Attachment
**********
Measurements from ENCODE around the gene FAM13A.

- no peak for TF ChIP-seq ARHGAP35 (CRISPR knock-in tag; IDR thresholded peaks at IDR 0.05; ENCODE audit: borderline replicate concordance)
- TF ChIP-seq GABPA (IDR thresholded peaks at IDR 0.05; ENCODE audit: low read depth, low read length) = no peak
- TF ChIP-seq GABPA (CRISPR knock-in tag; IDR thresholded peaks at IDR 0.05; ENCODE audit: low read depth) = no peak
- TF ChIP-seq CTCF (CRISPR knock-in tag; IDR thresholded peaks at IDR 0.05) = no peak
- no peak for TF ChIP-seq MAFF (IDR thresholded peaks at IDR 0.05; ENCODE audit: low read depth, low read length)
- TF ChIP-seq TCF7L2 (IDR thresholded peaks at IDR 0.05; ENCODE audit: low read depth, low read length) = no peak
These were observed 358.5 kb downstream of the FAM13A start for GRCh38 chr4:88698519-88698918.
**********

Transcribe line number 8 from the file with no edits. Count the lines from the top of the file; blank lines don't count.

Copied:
These were observed 358.5 kb downstream of the FAM13A start for GRCh38 chr4:88698519-88698918.